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Published: Tuesday, Dec. 22nd, 2020

Structuring the Ceremony’s Flow

illustrations by Jessica Levey

Minister Vibe MGMT

 

A professional makes their work appear effortless, and for an officiant, the first step is a well-crafted ceremony. Like any other live performance, each moment of a great wedding ceremony should flow naturally into the next. When you officiate, your actions should draw attention to your couple, and your words should be a reflection of their love.

 

But what does that look like in practical terms?

 

To start with, consider the big picture. You have 15 - 20 minutes of material to prepare. Your initial consideration should be the structure of the ceremony, and for a modern wedding ceremony, we have an outline:

 

 

  • Start with a lighthearted joke or an anecdote, to grab the attention of guests and put a smile on everyone’s face.
  • Transition to solemn reflections next, to show that ‘we take this seriously.’
  • From there, tell your couple’s story…
  • Which flows effortlessly into the concluding sequence of a wedding: Vow Exchange, Ring Exchange, and you pronounce your couple married!

 

illustration of clock with parts of the wedding ceremony planned, how to transition between parts of a wedding ceremony

 

In our opinion, the ceremony sweet spot is 15 - 20 minutes. 

 

 

There’s a reason we recommend going with this tried-and-true format. People respond to the cues we've learned from attending other weddings and watching movies and TV. Most couples don’t want to throw their guests a curveball. Save the wild antics for later in the day.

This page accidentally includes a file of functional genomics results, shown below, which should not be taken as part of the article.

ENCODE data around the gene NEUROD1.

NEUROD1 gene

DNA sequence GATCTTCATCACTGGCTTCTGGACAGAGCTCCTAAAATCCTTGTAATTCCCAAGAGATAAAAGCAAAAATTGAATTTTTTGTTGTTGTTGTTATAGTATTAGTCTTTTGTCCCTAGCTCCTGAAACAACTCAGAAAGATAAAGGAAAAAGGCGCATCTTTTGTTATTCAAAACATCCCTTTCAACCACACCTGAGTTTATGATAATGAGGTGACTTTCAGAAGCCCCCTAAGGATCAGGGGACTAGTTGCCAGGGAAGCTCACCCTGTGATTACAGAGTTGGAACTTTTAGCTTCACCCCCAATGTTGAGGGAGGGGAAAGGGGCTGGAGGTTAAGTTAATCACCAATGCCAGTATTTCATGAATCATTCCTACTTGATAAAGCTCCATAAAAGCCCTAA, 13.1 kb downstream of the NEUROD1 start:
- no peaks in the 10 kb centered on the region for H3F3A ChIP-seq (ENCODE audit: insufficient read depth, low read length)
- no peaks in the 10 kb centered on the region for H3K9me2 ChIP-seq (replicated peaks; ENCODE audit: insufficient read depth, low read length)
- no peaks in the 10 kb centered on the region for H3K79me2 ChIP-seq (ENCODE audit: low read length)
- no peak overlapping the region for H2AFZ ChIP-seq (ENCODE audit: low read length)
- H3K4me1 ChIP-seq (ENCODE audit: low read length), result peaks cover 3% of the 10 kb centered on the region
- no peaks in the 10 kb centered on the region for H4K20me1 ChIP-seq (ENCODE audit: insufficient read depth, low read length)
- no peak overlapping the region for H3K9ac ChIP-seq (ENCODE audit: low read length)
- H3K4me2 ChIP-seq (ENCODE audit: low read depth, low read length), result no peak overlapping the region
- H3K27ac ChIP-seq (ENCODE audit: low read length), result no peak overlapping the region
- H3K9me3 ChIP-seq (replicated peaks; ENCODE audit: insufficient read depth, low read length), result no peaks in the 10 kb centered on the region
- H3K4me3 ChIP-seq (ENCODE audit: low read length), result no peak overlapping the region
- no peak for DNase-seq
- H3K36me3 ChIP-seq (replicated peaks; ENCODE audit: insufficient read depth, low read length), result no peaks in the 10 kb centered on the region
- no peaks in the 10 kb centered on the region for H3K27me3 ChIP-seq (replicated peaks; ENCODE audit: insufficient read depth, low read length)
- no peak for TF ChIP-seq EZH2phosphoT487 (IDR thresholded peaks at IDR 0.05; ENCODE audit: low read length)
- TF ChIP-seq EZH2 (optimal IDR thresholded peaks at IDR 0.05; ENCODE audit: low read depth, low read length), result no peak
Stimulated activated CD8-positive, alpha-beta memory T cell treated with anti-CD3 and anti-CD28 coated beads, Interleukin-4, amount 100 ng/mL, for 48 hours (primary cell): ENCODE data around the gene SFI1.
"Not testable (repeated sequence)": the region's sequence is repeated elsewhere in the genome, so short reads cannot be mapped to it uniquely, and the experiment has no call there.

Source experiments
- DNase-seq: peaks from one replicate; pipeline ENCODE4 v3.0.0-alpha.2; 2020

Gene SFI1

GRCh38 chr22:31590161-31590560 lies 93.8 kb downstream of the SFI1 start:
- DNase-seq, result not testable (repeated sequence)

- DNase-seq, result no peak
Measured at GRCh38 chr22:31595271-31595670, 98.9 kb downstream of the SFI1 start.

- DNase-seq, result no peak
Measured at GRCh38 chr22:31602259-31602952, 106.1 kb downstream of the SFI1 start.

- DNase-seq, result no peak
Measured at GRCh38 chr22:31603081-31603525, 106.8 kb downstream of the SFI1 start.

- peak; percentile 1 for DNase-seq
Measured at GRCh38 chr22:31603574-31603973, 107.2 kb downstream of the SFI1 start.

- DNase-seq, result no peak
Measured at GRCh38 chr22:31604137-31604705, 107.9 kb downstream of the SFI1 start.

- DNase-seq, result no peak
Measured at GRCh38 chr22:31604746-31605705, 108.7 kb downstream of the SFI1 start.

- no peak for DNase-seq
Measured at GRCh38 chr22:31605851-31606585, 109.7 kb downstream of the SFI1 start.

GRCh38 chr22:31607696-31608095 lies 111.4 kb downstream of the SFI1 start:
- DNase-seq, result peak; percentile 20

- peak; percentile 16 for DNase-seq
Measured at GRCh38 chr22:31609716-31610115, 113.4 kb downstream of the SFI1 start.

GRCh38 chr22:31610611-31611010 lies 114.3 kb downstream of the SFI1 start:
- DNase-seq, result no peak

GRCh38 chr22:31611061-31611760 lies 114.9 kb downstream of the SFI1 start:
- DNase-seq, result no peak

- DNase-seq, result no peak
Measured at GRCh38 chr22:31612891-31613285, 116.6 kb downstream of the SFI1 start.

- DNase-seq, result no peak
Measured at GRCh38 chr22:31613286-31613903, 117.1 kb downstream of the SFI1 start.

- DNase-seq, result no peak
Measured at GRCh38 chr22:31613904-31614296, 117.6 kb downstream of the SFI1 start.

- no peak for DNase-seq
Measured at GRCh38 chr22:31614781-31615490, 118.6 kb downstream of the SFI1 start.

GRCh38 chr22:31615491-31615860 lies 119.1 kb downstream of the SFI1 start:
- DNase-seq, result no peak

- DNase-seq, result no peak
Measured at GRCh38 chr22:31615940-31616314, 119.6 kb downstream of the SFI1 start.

That doesn't mean the ceremony will be unmemorable or boring. There are many ways to add a unique touch! Many couples choose to include small rituals, like a handfasting, or have family members give a poetry or scripture reading. These special moments will need intros and outros, and timing should be considered in the context of the entire ceremony. This is a great opportunity for your couple to share their personality.

 

For example:

 

The bride’s niece is going to read a short poem. She has a lot of energy, so let’s make sure that happens early in the ceremony, to keep an upbeat pace. Grandpa wants to give a reading from Asked to Officiate, which will set the right solemn tone before I tell the couple’s story.

 

It's important to consider how each moment will fit into the entire ceremony. If you're unable to decide on where to place a reading or ritual, try writing the transitional language to and from that event to gauge your choices. When it’s easy to write the transitions, you’ll know you have a good ceremony structure.

 

 

illustration of wedding rings bands, what to say at a wedding ceremony, how to perform marriage

 

People respond to a tried-and-true format.

 

 

At the end of the day, there's no perfect wedding ceremony, only what’s right for your couple. It’s not always easy to segue effortlessly from moment to moment in your ceremony but that’s okay. If your couple has told you what they want, do your best with their requests. If you have concerns, express them, but remember that this is their ceremony, not yours.

 

Professionals will tell you, incorporating all of a couple's wants into a ceremony can be one of the hardest things to do. But a skilled AMM Minister will weave all of the moments together, sending everyone away with smiles on their faces and love in their hearts.

 

Learn more about performing marriage and the parts of a wedding ceremony on our Wedding Officiant Training pages and check out our step-by-step workbook, Asked to Officiate in our bookstore.
 

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